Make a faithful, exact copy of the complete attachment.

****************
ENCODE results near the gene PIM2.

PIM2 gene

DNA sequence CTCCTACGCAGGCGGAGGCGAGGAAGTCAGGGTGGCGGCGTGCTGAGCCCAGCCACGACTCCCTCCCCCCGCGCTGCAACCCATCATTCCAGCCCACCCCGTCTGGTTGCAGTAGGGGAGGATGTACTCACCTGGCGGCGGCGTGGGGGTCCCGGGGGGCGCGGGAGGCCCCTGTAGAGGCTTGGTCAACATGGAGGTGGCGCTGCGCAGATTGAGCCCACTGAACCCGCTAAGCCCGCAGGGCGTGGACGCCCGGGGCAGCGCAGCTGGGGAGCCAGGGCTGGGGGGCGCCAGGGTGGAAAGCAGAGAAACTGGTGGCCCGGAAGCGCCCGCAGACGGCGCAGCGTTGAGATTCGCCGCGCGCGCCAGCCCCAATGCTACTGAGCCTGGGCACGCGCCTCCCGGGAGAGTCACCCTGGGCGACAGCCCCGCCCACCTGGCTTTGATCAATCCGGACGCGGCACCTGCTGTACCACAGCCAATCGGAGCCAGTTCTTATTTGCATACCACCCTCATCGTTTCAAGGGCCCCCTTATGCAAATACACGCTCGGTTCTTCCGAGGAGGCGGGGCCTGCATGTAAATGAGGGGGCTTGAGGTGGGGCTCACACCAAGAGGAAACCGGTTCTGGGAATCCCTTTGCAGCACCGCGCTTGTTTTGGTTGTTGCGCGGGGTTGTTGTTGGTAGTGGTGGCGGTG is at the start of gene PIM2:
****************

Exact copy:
ENCODE results near the gene PIM2.

PIM2 gene

DNA sequence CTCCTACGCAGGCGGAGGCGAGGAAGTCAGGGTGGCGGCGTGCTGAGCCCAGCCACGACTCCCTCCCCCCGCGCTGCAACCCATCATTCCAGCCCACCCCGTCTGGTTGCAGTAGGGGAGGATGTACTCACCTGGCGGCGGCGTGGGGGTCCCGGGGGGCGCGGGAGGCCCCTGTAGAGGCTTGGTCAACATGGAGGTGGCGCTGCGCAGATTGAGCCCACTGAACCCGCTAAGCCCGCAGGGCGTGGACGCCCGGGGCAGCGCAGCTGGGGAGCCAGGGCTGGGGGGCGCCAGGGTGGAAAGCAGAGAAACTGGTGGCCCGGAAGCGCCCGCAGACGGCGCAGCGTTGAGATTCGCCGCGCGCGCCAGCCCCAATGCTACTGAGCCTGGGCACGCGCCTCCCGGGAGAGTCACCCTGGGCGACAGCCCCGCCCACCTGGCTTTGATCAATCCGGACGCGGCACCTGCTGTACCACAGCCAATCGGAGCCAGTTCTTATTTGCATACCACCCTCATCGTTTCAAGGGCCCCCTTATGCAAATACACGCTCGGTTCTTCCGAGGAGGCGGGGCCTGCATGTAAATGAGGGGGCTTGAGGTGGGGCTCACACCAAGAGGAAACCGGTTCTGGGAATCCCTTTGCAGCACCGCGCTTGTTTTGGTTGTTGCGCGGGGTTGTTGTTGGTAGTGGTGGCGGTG is at the start of gene PIM2: